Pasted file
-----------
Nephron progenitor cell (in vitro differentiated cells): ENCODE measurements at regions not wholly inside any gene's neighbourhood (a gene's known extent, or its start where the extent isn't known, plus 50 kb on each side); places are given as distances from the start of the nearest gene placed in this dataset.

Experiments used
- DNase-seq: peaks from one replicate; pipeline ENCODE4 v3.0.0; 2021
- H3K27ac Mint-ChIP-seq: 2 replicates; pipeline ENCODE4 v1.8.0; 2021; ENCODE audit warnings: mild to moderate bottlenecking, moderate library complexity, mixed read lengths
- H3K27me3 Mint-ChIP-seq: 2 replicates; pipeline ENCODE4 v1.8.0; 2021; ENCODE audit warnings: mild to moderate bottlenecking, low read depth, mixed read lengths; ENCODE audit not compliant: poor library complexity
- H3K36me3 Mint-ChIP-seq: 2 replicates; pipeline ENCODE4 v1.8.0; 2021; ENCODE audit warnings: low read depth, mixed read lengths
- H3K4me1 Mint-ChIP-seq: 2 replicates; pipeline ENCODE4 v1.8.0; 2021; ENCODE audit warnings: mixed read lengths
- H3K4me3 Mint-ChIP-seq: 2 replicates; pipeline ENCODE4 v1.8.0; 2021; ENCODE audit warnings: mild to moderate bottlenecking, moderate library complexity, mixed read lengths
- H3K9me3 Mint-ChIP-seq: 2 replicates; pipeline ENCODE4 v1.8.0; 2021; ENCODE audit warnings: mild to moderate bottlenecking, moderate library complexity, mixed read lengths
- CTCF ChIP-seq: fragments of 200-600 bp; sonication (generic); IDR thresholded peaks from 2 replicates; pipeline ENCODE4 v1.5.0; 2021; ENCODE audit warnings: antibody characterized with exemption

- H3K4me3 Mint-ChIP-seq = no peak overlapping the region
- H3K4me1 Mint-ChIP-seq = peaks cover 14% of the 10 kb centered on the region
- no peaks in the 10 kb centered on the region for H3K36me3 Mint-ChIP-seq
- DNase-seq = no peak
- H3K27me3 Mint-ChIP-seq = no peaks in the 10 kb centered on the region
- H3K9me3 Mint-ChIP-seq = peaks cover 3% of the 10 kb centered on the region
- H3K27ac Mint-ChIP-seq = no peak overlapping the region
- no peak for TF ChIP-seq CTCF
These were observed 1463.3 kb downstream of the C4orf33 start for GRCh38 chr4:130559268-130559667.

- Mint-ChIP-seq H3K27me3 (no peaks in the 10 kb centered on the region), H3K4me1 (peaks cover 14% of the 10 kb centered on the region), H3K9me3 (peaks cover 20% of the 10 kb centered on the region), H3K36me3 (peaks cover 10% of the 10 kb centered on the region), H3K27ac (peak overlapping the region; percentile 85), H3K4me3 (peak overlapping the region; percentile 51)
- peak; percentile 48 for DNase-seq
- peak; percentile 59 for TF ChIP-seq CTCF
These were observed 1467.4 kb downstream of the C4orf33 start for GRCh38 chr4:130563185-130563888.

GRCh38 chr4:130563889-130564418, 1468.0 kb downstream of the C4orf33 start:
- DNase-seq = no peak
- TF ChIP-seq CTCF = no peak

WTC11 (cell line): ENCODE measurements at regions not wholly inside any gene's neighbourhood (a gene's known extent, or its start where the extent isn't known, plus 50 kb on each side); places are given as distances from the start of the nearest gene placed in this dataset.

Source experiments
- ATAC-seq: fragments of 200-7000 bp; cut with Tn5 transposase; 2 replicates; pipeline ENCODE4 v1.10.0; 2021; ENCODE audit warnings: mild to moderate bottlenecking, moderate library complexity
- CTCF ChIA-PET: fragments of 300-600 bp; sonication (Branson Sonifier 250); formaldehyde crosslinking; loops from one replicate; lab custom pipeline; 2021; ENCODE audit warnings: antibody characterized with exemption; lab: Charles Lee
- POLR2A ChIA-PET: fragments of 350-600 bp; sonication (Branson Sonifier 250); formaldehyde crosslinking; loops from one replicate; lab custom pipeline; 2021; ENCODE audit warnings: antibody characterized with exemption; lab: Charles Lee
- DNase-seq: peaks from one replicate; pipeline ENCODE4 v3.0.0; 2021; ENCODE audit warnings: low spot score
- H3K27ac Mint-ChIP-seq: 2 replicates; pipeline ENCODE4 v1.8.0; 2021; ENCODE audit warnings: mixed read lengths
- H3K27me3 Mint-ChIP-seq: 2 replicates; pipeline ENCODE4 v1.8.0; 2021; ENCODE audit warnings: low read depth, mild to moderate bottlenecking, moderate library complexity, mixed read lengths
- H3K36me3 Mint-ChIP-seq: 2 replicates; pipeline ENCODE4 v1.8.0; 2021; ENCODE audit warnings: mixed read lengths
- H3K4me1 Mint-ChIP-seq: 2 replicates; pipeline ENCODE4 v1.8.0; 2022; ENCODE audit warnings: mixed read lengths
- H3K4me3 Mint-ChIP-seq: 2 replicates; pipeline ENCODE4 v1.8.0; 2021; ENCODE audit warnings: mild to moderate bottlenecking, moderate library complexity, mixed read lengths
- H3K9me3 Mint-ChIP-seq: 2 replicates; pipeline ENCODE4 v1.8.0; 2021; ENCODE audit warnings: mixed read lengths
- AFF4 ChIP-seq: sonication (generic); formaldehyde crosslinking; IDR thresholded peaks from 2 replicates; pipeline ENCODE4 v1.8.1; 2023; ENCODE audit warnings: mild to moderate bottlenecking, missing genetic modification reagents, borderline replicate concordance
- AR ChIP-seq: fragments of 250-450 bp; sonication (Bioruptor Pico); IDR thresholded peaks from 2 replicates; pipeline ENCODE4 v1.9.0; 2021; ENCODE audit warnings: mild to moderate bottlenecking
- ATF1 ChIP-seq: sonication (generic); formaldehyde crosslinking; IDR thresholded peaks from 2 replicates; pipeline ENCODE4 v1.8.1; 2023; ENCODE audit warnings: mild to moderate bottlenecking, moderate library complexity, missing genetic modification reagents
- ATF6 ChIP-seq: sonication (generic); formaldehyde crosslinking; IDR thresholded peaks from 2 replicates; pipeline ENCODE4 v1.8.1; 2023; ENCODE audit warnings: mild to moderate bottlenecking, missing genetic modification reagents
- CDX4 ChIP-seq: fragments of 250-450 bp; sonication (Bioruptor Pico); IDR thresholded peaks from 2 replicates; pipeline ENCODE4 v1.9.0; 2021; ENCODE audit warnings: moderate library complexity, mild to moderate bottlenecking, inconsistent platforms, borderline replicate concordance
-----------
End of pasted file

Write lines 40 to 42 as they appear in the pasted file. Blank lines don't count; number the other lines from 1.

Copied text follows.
- AR ChIP-seq: fragments of 250-450 bp; sonication (Bioruptor Pico); IDR thresholded peaks from 2 replicates; pipeline ENCODE4 v1.9.0; 2021; ENCODE audit warnings: mild to moderate bottlenecking
- ATF1 ChIP-seq: sonication (generic); formaldehyde crosslinking; IDR thresholded peaks from 2 replicates; pipeline ENCODE4 v1.8.1; 2023; ENCODE audit warnings: mild to moderate bottlenecking, moderate library complexity, missing genetic modification reagents
- ATF6 ChIP-seq: sonication (generic); formaldehyde crosslinking; IDR thresholded peaks from 2 replicates; pipeline ENCODE4 v1.8.1; 2023; ENCODE audit warnings: mild to moderate bottlenecking, missing genetic modification reagents